Flu shot frenzy hits Whidbey Island

Mimicking a scene repeated around the country this week, people started lining up outside Island Drug at 7 a.m. Tuesday morning, hoping to get their flu shots before the vaccine ran out.

Only 15 people were able to get shots from pharmacist Bill Bulpin, the last of 1,000 doses he ordered for the season. It’s the busiest Bulpin has ever been giving flu shots.

“We’re the best kept secret on the island,” he said. Flu shots have been available at the pharmacy since September, during all regular business hours. Tuesday was the first day he had people lined up when he arrived at 9 a.m.

“I would have gotten here earlier if I had known people were waiting,” he said as he prepared to administer his first of the last flu shots.

The flu that is making the rounds this season has yet to hit anywhere near epidemic levels, but people on North Whidbey are getting their flu shots at a fever pitch, and supplies will likely be depleted by the end of the week for all but the youngest.

Jim O’Connor said he has never gotten a flu shot before, but he was first in the door at Island Drug.

“I can’t afford to be sick,” he said. He explained that he flies frequently for his job, and had heard that one person on an airplane with the flu could infect 75 percent of the passengers.

“I don’t want to be in that 75 percent,” he said. He was also influenced by the publicity surrounding this year’s flu season, particularly the report of deaths early in the season.

“The death thing had something to do with it,” he said.

The flu-related deaths recently of five children in Colorado and one in New Mexico may have helped fuel the flu-shot frenzy, but Dr. Roger Case, Island County health officer, and the State Health Department, report there have been no deaths in children from the flu in this state, and influenza death rates overall are within expected limits.

“There is a little concern going on because it hit earlier,” he said.

Case said the Island County Health Department expects to be out of flu vaccine for adults by the end of the week, but has ordered 400 more doses for children. Those will be distributed to local pediatricians.

As for adult vaccine, “there isn’t any more to get,” Shannon McDonnell, director of the county’s immunization clinics, said.

The health department ordered 2,000 initial doses, less than last year. McDonnell said they expected to need less vaccine because more people were getting their shots at private clinics, and the county was no longer vaccinating Group Health clients.

Like many clinics around the country, Island County ended up throwing out vaccine last year. Until the past few weeks business had been slow at the county-operated flu clinics. Now the health department is fielding about two calls per minute from islanders looking for protection from the flu.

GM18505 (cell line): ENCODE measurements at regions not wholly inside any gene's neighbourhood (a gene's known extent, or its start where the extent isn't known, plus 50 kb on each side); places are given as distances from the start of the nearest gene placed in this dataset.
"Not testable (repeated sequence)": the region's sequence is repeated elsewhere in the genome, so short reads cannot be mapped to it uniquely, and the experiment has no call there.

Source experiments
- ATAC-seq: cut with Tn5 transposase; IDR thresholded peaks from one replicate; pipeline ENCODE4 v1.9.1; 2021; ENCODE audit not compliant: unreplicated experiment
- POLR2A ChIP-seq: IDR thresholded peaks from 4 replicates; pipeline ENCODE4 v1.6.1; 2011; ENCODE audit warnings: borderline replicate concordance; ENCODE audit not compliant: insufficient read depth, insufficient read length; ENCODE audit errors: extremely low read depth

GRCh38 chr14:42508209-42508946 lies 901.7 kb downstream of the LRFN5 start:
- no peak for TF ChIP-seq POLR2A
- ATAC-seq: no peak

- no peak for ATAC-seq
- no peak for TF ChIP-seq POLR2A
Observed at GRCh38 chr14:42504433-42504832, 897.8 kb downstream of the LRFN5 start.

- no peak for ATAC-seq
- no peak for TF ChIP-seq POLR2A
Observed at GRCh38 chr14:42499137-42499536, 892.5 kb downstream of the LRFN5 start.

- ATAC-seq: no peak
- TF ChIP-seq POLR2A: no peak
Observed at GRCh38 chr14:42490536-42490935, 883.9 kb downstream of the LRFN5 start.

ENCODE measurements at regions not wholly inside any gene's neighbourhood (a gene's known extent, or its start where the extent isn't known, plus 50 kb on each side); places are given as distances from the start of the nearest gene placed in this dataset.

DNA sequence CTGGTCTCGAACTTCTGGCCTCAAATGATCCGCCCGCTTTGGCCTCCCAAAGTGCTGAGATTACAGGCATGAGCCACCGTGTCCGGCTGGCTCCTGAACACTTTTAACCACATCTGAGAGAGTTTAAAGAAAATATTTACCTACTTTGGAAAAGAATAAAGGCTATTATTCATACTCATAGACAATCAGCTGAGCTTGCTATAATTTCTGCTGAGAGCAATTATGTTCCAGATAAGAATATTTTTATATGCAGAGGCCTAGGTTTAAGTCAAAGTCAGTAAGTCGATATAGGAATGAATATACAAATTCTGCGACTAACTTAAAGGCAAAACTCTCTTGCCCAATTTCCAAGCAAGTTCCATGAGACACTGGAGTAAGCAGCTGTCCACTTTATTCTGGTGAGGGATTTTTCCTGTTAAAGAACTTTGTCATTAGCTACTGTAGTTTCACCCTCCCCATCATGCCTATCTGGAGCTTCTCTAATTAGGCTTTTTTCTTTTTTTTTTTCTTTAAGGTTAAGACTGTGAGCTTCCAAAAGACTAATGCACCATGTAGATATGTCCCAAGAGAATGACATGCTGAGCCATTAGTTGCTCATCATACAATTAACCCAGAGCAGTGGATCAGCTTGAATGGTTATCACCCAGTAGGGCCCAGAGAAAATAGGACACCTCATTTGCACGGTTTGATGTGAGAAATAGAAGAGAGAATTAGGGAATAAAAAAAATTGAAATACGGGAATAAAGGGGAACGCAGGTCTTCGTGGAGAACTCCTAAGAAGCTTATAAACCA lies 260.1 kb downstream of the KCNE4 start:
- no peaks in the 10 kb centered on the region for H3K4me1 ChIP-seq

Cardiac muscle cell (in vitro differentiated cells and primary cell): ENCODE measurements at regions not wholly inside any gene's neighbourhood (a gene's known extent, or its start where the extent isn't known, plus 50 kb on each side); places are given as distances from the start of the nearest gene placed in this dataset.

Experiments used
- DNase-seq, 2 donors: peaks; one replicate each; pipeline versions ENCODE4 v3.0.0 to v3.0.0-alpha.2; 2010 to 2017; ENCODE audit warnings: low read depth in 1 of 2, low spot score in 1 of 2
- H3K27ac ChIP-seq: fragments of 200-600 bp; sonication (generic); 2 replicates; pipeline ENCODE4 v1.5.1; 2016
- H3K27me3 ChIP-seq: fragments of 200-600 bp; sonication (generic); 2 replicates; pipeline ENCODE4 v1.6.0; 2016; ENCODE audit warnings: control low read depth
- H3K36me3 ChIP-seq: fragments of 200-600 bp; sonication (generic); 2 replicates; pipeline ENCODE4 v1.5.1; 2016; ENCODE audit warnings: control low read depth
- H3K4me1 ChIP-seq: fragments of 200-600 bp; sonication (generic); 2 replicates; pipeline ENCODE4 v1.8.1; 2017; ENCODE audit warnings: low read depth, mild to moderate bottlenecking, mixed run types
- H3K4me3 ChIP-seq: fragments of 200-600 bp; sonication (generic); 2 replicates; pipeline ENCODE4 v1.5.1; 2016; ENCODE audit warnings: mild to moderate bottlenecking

While the early and rapid spread of the flu has been a hot topic in the media, Case said it is nowhere near a level that should cause panic, and is in fact no different so far than the average flu season.

Case said he does expect this year’s flu season to be more severe than the last two years, but not in the realm of an epidemic.

If you haven’t already gotten a shot, or scheduled an appointment, it may be too late anyway.

The Coupeville clinic ran out of vaccine Monday, the South Whidbey Health Department clinic used the last of its vaccine allotment Tuesday, and McDonnell expected the 80 doses available today at the Oak Harbor clinic to go quickly as well. That clinic is 1 to 4:30 p.m. at the Family Resource Center, corner of Whidbey and Regatta.

Whidbey Community Physicians reports they have only enough vaccine for patients who have made appointments for this week.

Pediatricians will have limited supplies. People should call their physician to check on supplies or make an appointment.

Naval Air Station Whidbey Island hasn’t run out of vaccine yet, but hospital Public Affairs Officer Sarah McGruder said at this point they are targeting children and the older generation.

A flu shot clinic for active duty personnel, beneficiaries and retirees will be held today from 7 a.m. to noon at the Nor’Wester Club on base.

McGruder said they have given more than 4,000 shots on the base and at two clinic sessions in Oak Harbor.

If there is any vaccine left after the clinic today, McGruder said it will be available at the base immunization clinic.

For those people who don’t get flu shots, McDonnell recommends taking standard precautions: wash hands thoroughly, cough into your elbow, not your hand, wear a mask if you are sick and need to visit the doctor’s office.

Get your shots

Oak Harbor School District is sending out letters this week warning some parents to bring their children’s immunizations up to date or face expulsion from school. For details please see "No shots, no school," on this site

You can reach News-Times reporter Marcie Miller at or call 675-6611

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